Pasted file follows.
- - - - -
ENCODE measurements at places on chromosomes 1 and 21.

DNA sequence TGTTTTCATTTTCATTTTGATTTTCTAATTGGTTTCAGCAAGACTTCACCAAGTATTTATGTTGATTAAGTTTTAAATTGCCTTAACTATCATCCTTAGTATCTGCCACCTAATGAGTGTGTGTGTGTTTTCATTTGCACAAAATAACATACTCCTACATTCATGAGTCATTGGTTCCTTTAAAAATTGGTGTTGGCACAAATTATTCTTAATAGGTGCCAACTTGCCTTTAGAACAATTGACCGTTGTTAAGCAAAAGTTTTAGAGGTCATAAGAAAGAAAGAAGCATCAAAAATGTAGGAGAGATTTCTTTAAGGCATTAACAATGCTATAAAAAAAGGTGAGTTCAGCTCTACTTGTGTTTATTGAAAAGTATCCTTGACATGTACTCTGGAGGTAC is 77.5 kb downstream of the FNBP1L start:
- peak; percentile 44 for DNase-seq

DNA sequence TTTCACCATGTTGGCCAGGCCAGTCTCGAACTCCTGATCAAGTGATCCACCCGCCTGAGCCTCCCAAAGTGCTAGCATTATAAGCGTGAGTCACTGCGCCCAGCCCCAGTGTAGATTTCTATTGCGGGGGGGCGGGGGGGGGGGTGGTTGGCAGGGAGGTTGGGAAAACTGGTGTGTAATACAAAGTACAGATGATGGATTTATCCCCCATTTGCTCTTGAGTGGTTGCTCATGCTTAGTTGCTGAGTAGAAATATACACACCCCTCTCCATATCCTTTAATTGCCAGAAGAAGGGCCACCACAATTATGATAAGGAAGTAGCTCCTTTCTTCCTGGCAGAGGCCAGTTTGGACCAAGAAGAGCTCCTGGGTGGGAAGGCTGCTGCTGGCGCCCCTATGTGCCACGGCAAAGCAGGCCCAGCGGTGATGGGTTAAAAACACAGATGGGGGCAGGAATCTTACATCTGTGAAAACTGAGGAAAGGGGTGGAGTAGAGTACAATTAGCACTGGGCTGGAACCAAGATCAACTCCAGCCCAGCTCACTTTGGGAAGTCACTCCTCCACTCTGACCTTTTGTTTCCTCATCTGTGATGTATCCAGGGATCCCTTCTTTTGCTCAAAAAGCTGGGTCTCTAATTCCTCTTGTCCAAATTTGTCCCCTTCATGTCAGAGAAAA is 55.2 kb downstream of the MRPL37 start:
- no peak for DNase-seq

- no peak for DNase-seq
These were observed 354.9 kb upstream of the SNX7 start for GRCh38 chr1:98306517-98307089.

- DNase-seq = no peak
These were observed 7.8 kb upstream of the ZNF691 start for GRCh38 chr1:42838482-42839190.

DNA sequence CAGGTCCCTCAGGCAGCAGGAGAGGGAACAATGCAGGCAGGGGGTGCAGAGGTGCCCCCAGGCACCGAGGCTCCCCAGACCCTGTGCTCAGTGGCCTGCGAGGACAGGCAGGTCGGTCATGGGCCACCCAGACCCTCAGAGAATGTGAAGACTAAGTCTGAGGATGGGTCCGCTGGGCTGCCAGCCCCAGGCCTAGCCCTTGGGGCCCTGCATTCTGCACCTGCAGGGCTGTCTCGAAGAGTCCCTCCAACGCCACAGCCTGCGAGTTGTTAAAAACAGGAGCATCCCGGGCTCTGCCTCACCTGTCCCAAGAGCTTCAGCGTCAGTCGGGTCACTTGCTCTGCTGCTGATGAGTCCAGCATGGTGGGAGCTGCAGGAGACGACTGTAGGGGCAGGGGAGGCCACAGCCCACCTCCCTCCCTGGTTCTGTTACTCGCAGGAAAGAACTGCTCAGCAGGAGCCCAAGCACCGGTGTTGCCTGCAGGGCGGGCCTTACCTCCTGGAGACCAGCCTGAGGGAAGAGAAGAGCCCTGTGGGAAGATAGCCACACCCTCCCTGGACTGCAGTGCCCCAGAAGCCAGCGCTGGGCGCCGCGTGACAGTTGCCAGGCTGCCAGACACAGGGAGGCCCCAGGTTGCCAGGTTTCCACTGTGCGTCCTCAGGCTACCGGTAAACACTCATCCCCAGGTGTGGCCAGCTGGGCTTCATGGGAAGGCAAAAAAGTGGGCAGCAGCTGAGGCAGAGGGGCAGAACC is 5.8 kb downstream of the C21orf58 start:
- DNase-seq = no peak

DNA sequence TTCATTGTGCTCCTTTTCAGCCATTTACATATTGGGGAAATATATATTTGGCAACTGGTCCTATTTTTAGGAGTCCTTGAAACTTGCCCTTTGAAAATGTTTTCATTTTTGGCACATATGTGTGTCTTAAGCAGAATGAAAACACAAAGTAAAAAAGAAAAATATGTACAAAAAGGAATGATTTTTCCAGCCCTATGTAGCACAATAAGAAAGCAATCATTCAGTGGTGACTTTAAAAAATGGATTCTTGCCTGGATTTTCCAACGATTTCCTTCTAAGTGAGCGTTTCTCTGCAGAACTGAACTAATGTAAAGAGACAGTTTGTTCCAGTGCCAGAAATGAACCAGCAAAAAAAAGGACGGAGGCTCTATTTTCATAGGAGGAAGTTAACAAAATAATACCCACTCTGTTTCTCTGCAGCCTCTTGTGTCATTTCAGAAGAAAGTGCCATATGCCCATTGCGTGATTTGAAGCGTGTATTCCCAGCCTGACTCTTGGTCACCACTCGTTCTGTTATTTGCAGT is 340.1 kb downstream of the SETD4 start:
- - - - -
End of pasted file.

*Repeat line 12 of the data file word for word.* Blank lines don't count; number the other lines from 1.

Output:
DNA sequence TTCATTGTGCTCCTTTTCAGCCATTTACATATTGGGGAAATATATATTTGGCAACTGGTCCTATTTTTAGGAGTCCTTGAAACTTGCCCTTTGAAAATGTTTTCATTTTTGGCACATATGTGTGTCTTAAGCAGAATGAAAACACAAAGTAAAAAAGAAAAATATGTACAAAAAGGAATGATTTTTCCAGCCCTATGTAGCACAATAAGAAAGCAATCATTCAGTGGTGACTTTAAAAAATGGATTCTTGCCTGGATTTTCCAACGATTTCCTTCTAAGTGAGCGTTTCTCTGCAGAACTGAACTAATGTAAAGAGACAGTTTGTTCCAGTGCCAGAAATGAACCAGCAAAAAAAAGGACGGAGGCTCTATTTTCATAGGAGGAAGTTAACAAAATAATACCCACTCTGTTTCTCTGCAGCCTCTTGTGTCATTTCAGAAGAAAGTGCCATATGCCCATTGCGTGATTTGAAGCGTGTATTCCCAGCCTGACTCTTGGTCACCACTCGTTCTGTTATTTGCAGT is 340.1 kb downstream of the SETD4 start: